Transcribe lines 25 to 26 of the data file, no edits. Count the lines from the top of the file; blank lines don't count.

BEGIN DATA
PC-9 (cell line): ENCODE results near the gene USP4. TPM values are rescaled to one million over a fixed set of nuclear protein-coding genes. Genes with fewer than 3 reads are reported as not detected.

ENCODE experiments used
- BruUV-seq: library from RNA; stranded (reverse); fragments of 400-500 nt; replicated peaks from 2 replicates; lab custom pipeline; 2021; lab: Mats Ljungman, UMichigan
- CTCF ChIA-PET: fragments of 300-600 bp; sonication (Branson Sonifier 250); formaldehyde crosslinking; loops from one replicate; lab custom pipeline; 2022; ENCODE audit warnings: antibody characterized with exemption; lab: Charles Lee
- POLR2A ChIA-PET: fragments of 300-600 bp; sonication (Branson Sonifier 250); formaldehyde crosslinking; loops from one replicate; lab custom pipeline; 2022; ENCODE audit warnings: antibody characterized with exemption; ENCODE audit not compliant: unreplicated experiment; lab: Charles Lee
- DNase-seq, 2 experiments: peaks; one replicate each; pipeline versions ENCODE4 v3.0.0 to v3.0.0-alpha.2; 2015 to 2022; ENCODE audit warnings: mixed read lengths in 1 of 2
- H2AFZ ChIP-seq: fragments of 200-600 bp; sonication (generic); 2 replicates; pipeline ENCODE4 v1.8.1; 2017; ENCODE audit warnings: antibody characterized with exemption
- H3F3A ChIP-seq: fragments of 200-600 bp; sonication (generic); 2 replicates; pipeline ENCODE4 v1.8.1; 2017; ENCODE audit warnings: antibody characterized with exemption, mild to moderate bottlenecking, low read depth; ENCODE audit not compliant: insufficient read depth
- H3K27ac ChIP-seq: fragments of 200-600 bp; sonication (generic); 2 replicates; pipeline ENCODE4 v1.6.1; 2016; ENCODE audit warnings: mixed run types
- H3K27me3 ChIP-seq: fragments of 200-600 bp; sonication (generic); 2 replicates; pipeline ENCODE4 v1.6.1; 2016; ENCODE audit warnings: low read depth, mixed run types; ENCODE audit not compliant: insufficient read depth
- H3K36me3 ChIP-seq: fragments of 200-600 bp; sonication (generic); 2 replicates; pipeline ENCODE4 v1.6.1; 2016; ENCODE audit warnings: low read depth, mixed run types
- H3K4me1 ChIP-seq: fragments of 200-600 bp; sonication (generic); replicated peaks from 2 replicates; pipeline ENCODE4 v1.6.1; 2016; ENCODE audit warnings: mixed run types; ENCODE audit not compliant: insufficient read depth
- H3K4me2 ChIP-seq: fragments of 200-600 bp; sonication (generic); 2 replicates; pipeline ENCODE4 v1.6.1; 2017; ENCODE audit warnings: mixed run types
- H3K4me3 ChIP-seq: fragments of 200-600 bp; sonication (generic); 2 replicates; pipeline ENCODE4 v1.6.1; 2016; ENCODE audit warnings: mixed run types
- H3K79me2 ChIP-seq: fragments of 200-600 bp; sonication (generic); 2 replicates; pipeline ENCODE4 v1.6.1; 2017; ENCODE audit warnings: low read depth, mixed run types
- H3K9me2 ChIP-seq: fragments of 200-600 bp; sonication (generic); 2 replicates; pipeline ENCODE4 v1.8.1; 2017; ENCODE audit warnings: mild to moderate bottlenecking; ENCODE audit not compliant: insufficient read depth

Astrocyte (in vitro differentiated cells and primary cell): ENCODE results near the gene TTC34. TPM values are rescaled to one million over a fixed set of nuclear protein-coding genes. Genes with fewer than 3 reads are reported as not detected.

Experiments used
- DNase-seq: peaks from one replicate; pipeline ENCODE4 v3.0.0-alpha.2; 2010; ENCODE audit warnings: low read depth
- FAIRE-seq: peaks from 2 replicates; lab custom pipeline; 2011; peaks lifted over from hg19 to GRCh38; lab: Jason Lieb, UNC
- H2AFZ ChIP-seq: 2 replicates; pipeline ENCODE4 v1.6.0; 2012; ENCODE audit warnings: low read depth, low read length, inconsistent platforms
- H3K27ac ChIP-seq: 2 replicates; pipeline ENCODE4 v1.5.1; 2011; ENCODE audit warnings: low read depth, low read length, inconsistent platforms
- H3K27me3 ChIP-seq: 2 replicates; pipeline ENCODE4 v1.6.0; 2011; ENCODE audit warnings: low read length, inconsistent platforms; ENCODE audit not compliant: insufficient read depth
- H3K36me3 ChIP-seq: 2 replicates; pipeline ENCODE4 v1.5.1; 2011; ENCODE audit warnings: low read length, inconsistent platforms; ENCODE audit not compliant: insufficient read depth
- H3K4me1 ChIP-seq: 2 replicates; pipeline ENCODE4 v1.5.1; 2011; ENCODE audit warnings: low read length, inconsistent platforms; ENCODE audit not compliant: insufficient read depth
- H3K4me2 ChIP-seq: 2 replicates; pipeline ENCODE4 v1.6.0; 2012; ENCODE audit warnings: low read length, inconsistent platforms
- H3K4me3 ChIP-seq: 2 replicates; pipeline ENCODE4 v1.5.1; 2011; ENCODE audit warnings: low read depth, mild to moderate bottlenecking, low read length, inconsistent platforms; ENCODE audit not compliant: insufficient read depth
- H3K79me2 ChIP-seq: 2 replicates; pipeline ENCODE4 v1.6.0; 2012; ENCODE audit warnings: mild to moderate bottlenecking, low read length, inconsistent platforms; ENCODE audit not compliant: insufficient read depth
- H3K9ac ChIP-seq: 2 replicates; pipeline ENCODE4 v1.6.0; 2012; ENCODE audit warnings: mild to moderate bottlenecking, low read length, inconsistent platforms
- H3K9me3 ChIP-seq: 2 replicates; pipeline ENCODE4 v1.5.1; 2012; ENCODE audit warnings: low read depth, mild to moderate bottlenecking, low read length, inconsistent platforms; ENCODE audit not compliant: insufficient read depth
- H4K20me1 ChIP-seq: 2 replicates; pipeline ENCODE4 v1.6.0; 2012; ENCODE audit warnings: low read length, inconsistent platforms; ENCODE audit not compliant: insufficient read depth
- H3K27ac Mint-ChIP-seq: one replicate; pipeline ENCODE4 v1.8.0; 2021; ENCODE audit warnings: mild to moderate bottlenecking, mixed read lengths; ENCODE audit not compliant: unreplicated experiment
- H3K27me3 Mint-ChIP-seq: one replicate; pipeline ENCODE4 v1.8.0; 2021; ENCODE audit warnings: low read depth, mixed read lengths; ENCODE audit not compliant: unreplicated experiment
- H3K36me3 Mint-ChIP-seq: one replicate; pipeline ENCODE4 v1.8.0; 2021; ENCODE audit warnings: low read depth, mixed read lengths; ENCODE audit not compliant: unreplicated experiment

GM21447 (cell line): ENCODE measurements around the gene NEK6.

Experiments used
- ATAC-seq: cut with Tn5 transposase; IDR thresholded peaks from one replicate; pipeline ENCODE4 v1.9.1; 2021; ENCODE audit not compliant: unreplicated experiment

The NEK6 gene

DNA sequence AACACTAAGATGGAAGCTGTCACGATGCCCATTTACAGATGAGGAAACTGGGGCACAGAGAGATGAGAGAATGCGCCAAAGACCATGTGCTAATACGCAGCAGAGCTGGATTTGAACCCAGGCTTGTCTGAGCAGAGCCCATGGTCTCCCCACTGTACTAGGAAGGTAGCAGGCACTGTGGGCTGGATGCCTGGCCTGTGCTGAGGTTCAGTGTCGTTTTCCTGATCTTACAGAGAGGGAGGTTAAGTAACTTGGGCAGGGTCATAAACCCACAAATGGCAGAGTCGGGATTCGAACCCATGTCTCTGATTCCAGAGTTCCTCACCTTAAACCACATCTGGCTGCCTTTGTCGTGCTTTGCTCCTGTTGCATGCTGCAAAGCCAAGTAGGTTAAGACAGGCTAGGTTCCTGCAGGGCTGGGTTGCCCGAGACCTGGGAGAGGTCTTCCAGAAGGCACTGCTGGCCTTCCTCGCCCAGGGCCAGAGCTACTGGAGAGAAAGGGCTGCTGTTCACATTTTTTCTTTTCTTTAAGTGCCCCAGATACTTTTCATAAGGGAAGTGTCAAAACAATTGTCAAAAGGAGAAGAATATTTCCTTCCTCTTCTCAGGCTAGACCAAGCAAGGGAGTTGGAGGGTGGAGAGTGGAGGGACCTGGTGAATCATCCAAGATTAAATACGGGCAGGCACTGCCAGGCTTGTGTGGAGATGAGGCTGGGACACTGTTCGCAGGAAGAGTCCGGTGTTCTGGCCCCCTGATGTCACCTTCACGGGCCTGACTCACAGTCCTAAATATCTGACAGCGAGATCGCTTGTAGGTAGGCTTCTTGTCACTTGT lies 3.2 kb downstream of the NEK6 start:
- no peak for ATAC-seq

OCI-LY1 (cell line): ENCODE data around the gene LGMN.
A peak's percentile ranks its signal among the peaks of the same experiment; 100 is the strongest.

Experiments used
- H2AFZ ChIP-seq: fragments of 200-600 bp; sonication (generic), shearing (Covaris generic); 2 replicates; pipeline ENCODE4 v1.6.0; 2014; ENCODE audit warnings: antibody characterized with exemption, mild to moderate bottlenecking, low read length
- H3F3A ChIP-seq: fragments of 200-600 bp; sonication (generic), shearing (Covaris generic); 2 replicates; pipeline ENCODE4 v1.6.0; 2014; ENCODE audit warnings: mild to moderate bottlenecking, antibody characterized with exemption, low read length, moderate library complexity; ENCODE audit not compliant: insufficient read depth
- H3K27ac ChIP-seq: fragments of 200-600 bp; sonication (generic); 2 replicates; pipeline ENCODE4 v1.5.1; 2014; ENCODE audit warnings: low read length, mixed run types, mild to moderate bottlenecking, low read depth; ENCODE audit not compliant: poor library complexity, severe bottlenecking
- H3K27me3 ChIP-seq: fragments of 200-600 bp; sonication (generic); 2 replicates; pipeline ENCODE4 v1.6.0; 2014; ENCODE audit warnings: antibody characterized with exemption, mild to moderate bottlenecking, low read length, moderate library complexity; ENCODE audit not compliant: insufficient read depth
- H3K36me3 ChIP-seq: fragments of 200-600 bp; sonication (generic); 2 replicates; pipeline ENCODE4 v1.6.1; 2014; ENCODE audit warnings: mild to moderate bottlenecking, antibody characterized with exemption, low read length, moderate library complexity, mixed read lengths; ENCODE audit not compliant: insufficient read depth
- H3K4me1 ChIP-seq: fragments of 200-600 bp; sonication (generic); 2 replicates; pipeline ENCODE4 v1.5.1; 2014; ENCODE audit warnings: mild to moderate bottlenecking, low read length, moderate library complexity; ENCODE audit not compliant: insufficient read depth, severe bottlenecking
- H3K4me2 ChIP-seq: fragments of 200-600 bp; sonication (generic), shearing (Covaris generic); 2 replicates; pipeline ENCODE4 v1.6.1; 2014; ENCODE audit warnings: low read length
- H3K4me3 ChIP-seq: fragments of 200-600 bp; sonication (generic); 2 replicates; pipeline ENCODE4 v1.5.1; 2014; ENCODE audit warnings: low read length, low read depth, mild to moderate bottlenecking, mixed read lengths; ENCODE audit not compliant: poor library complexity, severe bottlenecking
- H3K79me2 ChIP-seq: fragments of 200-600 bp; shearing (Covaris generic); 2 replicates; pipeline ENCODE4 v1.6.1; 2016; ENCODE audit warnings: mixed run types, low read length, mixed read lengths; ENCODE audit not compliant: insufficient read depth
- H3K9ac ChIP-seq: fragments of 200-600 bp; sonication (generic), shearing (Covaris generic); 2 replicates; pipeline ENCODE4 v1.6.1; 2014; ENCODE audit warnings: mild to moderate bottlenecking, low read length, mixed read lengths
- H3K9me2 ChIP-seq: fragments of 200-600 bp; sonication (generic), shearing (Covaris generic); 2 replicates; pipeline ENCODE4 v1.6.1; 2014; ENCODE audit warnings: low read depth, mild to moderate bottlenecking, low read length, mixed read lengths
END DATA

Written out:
- H3K4me1 ChIP-seq: 2 replicates; pipeline ENCODE4 v1.5.1; 2011; ENCODE audit warnings: low read length, inconsistent platforms; ENCODE audit not compliant: insufficient read depth
- H3K4me2 ChIP-seq: 2 replicates; pipeline ENCODE4 v1.6.0; 2012; ENCODE audit warnings: low read length, inconsistent platforms